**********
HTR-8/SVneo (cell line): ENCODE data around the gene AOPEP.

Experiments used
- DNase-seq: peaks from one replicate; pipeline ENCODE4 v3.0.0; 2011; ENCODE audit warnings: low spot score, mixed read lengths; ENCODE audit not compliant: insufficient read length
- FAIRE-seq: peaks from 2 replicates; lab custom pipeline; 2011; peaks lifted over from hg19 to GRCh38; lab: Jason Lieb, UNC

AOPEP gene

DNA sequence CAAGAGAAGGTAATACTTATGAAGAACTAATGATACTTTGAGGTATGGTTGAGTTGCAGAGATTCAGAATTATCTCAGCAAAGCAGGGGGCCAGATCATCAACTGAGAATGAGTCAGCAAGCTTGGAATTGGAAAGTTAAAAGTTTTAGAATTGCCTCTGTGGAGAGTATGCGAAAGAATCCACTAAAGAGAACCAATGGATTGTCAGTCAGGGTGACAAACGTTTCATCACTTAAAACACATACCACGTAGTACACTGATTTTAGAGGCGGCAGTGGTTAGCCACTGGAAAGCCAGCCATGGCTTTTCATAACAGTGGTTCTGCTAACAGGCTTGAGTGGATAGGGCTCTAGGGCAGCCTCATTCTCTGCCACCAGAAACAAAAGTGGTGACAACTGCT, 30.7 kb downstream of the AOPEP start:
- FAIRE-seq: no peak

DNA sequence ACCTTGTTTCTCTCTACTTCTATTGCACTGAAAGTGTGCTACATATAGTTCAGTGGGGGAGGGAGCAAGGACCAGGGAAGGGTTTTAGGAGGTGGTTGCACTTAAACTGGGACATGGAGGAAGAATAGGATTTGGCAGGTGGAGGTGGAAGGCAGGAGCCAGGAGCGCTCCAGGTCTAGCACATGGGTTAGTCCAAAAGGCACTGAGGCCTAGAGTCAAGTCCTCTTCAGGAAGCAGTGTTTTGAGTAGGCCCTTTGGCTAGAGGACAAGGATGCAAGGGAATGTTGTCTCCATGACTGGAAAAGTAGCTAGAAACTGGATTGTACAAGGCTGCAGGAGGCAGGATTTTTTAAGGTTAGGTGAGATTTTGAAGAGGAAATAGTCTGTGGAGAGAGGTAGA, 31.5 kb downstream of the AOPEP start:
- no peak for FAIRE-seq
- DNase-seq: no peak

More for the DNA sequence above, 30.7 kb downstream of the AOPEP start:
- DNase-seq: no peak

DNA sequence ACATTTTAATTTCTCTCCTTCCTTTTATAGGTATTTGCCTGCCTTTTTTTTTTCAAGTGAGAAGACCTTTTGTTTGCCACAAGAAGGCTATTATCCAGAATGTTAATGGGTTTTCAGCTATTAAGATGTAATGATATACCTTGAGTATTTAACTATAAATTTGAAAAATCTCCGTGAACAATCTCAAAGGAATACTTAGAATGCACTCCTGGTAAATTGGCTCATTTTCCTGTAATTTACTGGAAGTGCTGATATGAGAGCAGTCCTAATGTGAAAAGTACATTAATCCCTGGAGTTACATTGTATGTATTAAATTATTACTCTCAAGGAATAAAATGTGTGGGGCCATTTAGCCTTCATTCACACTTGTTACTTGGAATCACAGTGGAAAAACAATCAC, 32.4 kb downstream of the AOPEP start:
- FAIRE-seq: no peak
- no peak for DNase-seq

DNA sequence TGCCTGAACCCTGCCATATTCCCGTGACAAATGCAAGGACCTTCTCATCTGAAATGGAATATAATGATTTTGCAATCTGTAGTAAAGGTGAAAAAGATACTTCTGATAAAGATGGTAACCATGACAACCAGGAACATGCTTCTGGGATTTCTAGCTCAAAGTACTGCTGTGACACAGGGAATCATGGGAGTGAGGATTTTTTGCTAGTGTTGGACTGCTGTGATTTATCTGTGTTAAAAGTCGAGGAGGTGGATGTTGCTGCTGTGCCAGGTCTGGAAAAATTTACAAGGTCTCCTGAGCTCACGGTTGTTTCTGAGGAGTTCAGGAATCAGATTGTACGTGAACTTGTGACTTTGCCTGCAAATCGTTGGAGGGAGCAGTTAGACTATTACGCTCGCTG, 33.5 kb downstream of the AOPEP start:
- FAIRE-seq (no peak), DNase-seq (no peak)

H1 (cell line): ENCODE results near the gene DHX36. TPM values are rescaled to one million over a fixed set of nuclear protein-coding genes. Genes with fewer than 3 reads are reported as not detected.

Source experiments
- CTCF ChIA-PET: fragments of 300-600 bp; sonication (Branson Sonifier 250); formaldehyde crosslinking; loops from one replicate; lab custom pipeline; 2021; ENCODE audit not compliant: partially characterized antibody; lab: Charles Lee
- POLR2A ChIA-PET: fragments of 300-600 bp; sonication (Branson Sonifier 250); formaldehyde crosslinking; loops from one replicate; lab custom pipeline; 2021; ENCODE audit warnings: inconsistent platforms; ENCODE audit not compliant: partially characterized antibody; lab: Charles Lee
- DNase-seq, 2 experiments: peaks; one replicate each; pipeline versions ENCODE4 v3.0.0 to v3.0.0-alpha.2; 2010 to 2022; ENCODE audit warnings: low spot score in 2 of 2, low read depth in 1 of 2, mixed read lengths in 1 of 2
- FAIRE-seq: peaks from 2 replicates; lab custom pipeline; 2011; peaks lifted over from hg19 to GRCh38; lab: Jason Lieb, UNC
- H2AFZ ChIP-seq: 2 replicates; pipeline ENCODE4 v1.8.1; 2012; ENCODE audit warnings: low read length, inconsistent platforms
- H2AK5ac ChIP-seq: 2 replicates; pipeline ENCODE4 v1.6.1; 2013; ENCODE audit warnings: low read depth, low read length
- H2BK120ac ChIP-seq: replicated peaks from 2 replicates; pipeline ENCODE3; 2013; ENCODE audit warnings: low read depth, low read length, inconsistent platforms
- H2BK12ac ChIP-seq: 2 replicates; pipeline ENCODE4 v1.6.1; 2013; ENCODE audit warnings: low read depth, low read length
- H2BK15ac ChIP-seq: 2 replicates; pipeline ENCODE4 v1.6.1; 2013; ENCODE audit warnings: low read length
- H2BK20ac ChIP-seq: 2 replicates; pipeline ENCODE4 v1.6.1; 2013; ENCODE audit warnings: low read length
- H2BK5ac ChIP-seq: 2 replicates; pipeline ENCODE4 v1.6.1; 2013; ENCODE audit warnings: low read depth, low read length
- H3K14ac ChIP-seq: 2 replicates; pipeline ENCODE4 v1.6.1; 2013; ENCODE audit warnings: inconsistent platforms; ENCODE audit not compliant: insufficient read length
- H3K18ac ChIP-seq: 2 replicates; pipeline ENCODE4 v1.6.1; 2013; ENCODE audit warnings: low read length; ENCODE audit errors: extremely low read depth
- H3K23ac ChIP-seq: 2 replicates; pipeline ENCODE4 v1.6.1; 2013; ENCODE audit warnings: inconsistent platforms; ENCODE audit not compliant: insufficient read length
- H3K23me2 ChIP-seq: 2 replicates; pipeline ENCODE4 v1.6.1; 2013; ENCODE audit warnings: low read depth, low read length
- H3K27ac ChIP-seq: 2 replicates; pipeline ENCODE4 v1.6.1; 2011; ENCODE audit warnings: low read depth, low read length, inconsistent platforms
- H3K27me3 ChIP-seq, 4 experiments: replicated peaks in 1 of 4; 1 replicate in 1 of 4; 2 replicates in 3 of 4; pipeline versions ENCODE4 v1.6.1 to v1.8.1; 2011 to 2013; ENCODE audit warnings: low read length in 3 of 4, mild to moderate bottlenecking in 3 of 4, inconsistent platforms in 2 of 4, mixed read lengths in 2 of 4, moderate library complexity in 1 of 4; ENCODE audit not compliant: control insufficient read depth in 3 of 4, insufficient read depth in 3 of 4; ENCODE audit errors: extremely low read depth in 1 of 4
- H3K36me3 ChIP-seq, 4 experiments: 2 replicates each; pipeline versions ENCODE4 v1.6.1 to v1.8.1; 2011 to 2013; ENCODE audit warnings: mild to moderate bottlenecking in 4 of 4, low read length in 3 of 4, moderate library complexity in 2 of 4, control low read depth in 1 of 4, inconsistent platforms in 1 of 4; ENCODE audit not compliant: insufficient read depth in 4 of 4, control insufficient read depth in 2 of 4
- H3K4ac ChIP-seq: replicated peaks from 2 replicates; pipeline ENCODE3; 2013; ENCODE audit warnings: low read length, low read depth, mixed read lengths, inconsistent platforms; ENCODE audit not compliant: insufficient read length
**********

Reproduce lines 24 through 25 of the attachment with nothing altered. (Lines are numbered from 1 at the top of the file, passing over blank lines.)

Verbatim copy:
- H2AFZ ChIP-seq: 2 replicates; pipeline ENCODE4 v1.8.1; 2012; ENCODE audit warnings: low read length, inconsistent platforms
- H2AK5ac ChIP-seq: 2 replicates; pipeline ENCODE4 v1.6.1; 2013; ENCODE audit warnings: low read depth, low read length